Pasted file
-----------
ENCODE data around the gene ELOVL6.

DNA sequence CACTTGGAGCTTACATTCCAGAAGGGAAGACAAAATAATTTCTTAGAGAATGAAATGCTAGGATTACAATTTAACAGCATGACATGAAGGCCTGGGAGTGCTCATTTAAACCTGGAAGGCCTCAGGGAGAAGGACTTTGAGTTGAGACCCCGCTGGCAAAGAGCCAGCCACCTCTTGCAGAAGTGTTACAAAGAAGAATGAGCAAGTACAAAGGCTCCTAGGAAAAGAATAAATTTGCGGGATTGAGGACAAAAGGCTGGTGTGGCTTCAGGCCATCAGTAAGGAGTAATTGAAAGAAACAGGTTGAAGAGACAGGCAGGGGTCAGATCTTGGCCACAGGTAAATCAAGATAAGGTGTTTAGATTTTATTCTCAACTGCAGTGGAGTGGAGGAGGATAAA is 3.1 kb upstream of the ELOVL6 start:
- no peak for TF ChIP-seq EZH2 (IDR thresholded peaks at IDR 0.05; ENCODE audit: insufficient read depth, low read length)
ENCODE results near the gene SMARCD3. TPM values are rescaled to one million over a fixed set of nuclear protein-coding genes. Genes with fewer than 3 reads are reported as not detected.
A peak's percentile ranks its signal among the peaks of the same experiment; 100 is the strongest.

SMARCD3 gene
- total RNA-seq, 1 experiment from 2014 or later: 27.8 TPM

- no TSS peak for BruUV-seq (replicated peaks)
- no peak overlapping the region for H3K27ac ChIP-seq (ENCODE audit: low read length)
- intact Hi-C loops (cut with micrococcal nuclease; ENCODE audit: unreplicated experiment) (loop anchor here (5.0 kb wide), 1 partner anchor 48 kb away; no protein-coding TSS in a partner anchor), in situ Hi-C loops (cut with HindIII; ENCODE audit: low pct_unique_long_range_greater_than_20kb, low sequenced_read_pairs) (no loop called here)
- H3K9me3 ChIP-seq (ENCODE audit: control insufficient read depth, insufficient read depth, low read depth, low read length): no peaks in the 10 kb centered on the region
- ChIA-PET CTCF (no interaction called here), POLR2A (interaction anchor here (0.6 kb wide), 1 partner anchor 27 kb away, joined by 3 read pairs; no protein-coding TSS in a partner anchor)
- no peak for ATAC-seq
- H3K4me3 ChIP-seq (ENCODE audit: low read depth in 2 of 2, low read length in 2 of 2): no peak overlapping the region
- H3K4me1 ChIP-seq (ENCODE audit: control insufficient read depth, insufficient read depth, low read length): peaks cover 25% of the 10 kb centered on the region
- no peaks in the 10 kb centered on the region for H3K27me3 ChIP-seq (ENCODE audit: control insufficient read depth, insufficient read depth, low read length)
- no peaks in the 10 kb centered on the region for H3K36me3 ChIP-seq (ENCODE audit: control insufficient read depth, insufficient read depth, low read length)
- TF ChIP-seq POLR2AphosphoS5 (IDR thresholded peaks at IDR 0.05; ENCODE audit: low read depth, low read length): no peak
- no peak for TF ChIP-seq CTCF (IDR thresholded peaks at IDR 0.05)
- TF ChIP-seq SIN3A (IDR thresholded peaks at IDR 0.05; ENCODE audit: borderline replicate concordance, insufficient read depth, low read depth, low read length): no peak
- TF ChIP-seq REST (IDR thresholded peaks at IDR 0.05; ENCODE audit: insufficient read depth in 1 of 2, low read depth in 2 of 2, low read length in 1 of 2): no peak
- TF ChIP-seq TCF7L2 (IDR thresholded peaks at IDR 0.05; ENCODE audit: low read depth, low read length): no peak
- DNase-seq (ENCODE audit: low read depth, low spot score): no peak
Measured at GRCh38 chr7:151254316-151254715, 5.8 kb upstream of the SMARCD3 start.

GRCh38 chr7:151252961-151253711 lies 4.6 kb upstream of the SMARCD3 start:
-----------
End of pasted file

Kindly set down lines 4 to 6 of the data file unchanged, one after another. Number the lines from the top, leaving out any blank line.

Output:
ENCODE results near the gene SMARCD3. TPM values are rescaled to one million over a fixed set of nuclear protein-coding genes. Genes with fewer than 3 reads are reported as not detected.
A peak's percentile ranks its signal among the peaks of the same experiment; 100 is the strongest.

SMARCD3 gene